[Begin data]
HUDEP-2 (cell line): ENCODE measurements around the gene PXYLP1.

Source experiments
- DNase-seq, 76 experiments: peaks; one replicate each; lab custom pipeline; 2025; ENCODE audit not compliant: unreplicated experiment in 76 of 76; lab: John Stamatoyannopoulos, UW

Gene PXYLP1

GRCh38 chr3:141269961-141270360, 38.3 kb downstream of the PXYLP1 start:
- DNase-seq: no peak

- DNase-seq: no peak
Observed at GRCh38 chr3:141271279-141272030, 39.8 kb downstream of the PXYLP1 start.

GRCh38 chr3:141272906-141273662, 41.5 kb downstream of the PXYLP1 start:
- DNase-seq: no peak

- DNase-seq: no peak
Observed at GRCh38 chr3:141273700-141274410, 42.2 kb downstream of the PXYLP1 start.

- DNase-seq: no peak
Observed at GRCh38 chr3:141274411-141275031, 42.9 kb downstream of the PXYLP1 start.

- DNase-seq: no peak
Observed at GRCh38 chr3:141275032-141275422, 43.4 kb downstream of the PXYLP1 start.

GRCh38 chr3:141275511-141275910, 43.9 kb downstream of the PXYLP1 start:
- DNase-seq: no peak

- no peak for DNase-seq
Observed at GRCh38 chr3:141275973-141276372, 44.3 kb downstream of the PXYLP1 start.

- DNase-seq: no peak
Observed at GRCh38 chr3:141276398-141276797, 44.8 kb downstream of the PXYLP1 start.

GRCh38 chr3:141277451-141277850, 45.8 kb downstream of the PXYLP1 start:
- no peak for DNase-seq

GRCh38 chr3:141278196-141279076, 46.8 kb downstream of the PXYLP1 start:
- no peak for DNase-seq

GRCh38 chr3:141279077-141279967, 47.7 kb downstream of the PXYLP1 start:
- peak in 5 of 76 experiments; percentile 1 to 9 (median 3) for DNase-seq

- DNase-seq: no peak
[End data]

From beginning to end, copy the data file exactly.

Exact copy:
HUDEP-2 (cell line): ENCODE measurements around the gene PXYLP1.

Source experiments
- DNase-seq, 76 experiments: peaks; one replicate each; lab custom pipeline; 2025; ENCODE audit not compliant: unreplicated experiment in 76 of 76; lab: John Stamatoyannopoulos, UW

Gene PXYLP1

GRCh38 chr3:141269961-141270360, 38.3 kb downstream of the PXYLP1 start:
- DNase-seq: no peak

- DNase-seq: no peak
Observed at GRCh38 chr3:141271279-141272030, 39.8 kb downstream of the PXYLP1 start.

GRCh38 chr3:141272906-141273662, 41.5 kb downstream of the PXYLP1 start:
- DNase-seq: no peak

- DNase-seq: no peak
Observed at GRCh38 chr3:141273700-141274410, 42.2 kb downstream of the PXYLP1 start.

- DNase-seq: no peak
Observed at GRCh38 chr3:141274411-141275031, 42.9 kb downstream of the PXYLP1 start.

- DNase-seq: no peak
Observed at GRCh38 chr3:141275032-141275422, 43.4 kb downstream of the PXYLP1 start.

GRCh38 chr3:141275511-141275910, 43.9 kb downstream of the PXYLP1 start:
- DNase-seq: no peak

- no peak for DNase-seq
Observed at GRCh38 chr3:141275973-141276372, 44.3 kb downstream of the PXYLP1 start.

- DNase-seq: no peak
Observed at GRCh38 chr3:141276398-141276797, 44.8 kb downstream of the PXYLP1 start.

GRCh38 chr3:141277451-141277850, 45.8 kb downstream of the PXYLP1 start:
- no peak for DNase-seq

GRCh38 chr3:141278196-141279076, 46.8 kb downstream of the PXYLP1 start:
- no peak for DNase-seq

GRCh38 chr3:141279077-141279967, 47.7 kb downstream of the PXYLP1 start:
- peak in 5 of 76 experiments; percentile 1 to 9 (median 3) for DNase-seq

- DNase-seq: no peak